The Migratory Bird Treaty turns 100: A discussion about a conservation cornerstone
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The Migratory Bird Treaty turns 100: A discussion about a conservation cornerstone

November 18, 2019


[ Background Noises ]>>Good morning everyone. Thanks for tuning in to the U.S. Fish and
Wildlife Service Pacific Region’s Facebook live. Today is August 16th, 2016 and we are at Cooper
Mountain Wildlife Area in Beaverton Oregon. And we’re out and it’s a clear, sunny day. We’ve got wonderful nature around us and
if it’s coming through the microphone, we can hear some birds in the background. And with us we have wildlife biologist
Roberta Swift to explain to us a little bit about the birds that we’re seeing today. Good morning Roberta.>>Good morning Rylan.>>Alright so we’re hearing birds to our
left and we’re hearing birds to our right. What kind of birds are you
seeing and hearing today?>>You know, I don’t know if
you can hear it in the shrubs over here, but I’m here a Bewick’s Wren. He’s doing a little chipping and then just over
our heads we just heard an Anna’s hummingbird. And on the way down here we’re hearing
a Western wood pewee in the distance. To me they’re the sound of summer. As soon as the Western wood pewees
show up, you know its summertime. It’s getting hot, it’s getting dry and we also
heard some spotted towhees on the way down. So it’s morning, but it’s not that early
considering it’s going to be a warm day today, so birds might, they’re still active, but they
might be starting to settle down a little bit.>>So if people are thinking about
coming out to someplace to bird, what kinds of recommendations would you
have for them as far as what to bring? What time of day to come?>>Well if you’re going to see things
like songbirds, you want to get here as early as you can in the morning. There something called the dawn chorus and if
you get here just before dawn or just after dawn when it’s just starting to warm up and
lighten up, you’ll hear the most birds. You also want to be really quiet,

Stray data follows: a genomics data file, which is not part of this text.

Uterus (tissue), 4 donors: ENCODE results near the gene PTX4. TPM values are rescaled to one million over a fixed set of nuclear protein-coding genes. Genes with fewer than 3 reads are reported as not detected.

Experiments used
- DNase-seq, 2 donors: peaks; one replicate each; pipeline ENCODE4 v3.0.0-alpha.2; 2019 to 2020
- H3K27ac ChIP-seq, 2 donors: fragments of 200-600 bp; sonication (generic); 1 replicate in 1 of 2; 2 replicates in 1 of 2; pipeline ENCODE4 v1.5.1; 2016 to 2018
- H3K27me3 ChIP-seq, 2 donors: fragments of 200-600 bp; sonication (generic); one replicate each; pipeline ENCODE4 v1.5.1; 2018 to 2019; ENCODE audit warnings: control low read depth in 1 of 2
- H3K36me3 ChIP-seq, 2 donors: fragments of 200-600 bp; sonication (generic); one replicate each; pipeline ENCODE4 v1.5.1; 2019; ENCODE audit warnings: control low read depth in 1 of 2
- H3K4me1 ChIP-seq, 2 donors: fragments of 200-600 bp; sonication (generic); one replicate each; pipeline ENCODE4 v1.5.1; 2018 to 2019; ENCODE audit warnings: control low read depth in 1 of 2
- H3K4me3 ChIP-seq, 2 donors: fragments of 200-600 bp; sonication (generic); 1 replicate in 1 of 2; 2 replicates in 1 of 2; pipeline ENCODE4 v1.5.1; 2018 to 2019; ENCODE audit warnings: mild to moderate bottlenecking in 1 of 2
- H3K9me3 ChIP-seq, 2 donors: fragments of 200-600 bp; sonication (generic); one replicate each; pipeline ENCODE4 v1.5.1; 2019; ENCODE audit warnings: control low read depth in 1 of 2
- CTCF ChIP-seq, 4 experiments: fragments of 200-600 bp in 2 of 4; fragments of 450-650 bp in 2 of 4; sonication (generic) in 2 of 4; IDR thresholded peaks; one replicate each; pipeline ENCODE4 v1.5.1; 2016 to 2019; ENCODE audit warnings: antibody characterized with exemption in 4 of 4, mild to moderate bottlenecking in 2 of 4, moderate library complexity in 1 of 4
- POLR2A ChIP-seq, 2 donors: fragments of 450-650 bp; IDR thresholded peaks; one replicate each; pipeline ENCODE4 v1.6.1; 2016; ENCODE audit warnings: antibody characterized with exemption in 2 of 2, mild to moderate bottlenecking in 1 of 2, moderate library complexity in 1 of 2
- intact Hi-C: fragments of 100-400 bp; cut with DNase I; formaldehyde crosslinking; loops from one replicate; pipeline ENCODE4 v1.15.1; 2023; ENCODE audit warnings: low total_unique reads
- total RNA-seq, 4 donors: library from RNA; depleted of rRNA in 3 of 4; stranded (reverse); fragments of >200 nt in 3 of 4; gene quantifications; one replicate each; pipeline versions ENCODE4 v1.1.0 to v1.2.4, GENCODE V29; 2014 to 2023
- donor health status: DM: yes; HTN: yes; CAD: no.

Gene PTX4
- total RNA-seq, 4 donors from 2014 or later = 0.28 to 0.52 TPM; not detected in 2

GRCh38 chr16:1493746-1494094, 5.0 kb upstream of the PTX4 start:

kind of stealthy and not make a lot of fast movements, you’ll
see the most birds then. Maybe not talk very much, you
know its fun to go with friends, but if you want to keep it a birding trip,
you just want to keep your voices down low.>>And that’s awesome. So we’re kind of in the middle
of summer and it’s today in particular is a particularly important
day for the birds that we’re seeing. And the fact that we can see so many birds,
so today we’re celebrating the centennial of the Migratory Bird Treaty which 100 years
ago really laid a cornerstone for the abundance of birds that we’re seeing today. Can you kind of talk about what that treaty
is about and how it’s used so effectively to conserve birds and you know to just
maintain the abundance that we see today?>>Well in the 1800’s and the early 1900’s
you know we don’t see a lot of this today because we have a lot better
environmental legislation, but people were, there was a lot of wanting killing of
both game birds and migratory birds. There weren’t a lot of regulations, so people
were killing birds for food, sport and feathers. And if you remember well, you can see
some of this stuff on the internet. People used to make these extravagant hats with
bird feathers and sometimes whole birds on them. So in the late 1800’s the Audubon Society
was born and then they applied pressure and eventually in 1916 the first treaty
with Canada was established between the U.S. and Canada to protect our
birds that we have in common. So the Migratory Bird Treaty
Act as we know it was actually in 1918, but it helped stopped this. It was a really valuable piece of legislation
for conservation of migratory birds and we continue to use it today to try
to reduce the effects that people have and their activities on migratory birds.>>We’ve got a couple questions here. What kind of equipment do I need to go birding?>>Well you really just need you know your
own two feet and a pair of binoculars is good, but I almost forgot my actually, I
did forget my binoculars this morning. Anna save me and brought me some,
but you don’t even need binoculars. You can bird with your ears really well. I mean sometimes birds are at the top of a